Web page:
PRINT December 1986


IN PRINCIPLE, THE ARTIST as a ways been identifiable by a trademark. It took Andy Warhol to make the two identical. By calling his studio a factory Warhol blatantly identified his output with that of an assembly line. He used mechanical reproduction not only as a source of ready-made imagery but, just as important, as a means to rationalize esthetic production by adjusting. supply to demand. “Andy Warhol” has become the brand name given a certain recording device—and a means of distribution. The mechanical stare of the camera underscores all Warhol enterprises turned back on itself to photography, it’s remarkable how transfixing that gaze can be.

In a previously unseen selection of Warhol’s photographs, taken during the ’70s and ’80s, each work stitches together four prints, usually identical, to multiply the image. This design produces a modified kaleidoscope effect, a bludgeoning symmetry of unexpected if overdetermined rhymes. Thanks to the blunt repetition, random details take on heightened authority, and chance juxtapositions seem inevitable. In the obviously candid portrait of Truman Capote, twisting around on his deck chair in joyless acknowledgment of the camera, a stray foot and a beach boy slugging down a can of soda achieve the allegorical weight of two angels in a Renaissance annunciation. Repetition turns even the most casual photo opportunity into an icon—it’s as if seeing the same snapshot four times at once makes it as familiar and official as a block of postage stamps, or as one of Warhol’s silk-screen superstars.

As much as they’re about anything, these photographs are about the nature of repetition. They travesty Minimalist geometry no less than they parody the unique quality of the individual image. Warhol’s repetitions can be winsomely harmonious or violently contrapuntal. A molded plastic chair against a curtain (it might almost be the setup for an impoverished TV talk show) is transformed into a fugue of bruised and elongated oval forms, while a shelf full of canned goods becomes as thunderous a vista as any photographed by Ansel Adams. Strong patterns, like the tip of an airplane wing bisecting a cloud, hover on the brink of self-parody. There’s an overhead shot of a telephone and its sinuously unfurled wire that Warhol is said to be considering as the successor to his cow and flower wallpapers.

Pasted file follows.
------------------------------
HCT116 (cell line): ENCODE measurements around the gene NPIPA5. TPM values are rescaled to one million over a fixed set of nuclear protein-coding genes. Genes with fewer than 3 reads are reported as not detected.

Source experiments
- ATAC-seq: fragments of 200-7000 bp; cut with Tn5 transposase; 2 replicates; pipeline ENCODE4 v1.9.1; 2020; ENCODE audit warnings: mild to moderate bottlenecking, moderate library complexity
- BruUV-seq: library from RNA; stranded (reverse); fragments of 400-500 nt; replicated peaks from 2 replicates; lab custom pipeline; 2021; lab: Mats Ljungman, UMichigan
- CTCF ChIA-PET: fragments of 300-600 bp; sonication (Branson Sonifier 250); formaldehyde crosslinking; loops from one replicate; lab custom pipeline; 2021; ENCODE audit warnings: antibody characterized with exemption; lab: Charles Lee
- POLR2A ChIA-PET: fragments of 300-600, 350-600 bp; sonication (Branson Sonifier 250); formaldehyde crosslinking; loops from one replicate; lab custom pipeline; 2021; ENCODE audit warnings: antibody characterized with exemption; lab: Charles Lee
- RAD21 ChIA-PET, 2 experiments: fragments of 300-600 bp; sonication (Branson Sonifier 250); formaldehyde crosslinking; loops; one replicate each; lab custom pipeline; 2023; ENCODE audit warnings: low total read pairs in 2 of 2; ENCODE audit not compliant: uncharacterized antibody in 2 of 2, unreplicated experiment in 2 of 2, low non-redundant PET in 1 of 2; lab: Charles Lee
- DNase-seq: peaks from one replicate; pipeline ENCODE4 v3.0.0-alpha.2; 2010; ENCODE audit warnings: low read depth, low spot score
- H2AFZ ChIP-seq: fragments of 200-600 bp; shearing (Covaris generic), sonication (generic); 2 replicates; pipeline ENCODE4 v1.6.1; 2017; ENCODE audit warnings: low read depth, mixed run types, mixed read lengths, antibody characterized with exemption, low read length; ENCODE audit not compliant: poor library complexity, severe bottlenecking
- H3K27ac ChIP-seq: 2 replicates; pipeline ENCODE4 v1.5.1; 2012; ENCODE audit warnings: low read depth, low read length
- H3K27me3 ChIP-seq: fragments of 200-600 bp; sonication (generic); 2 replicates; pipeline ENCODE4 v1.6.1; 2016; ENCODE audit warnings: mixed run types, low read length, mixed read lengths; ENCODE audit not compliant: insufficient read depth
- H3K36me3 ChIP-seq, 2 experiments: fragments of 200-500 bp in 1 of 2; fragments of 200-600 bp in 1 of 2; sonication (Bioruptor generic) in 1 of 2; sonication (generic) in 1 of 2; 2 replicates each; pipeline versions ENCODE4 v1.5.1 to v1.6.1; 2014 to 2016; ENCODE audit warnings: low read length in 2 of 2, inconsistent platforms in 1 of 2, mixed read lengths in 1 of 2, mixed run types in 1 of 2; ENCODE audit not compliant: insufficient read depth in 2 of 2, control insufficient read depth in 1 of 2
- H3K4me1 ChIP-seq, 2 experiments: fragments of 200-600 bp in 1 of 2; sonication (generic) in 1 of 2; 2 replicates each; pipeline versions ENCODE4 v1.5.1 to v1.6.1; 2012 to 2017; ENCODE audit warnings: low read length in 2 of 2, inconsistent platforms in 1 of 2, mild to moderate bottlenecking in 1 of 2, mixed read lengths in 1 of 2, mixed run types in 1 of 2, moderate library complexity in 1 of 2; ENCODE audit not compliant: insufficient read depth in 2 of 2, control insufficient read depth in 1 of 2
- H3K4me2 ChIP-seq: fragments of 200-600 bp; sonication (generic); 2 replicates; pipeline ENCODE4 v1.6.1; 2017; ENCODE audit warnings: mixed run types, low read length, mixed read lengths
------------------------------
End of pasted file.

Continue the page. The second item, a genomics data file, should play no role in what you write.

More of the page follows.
Many images are of trademarks or icons, which is to say they are transparently “Warhols”: a torso wearing a James Dean T-shirt, the Empire State Building, a statue of Mao Zedong, cartons of Coca-Cola labeled in Chinese, the front page of the New York Post, various celebs (Brooke Shields, her mother, Muhammad Ali, Senator Barry Goldwater). Of course, Warhol’s development lends itself to repackaging—a large traveling exhibition organized by the Pasadena Art Museum in 1970 was limited to variations on five themes (soup cans, Brillo boxes, portraits, flowers, and catasrophes). Reworking familiar Warhol iconography, some of these new photographs have the look of classics: (Austerely monochtomatic versions of his paintings and silkscreens from the id ’60s, they’ve been printed, and stitched, with such evident attention they seem a kind of artisanal throwback.) Other photographs are ostentatiously empty—just ephemeral junk on a worn piece of pavement, three birds and a shadow on a city street, or blurs that can’t be read. few are almost political—the exterior of the Ramrod Club in New York, or a Park Avenue address. Still others offer a mind-boggling art-historical plenitude, like the plates of apples that seem to cascade out of one photograph and into he next, or the radiant vortex of a flushing toilet shot from above against the Vienna Secession checkerboard of the tile floor. Decomposing language at its most inertly functional, as on a 42nd Street movie marquee or the sign for a parking lot, and at its most brazenly opaque, as in Chinese characters or convoluted graffiti, is another Warhol strategy.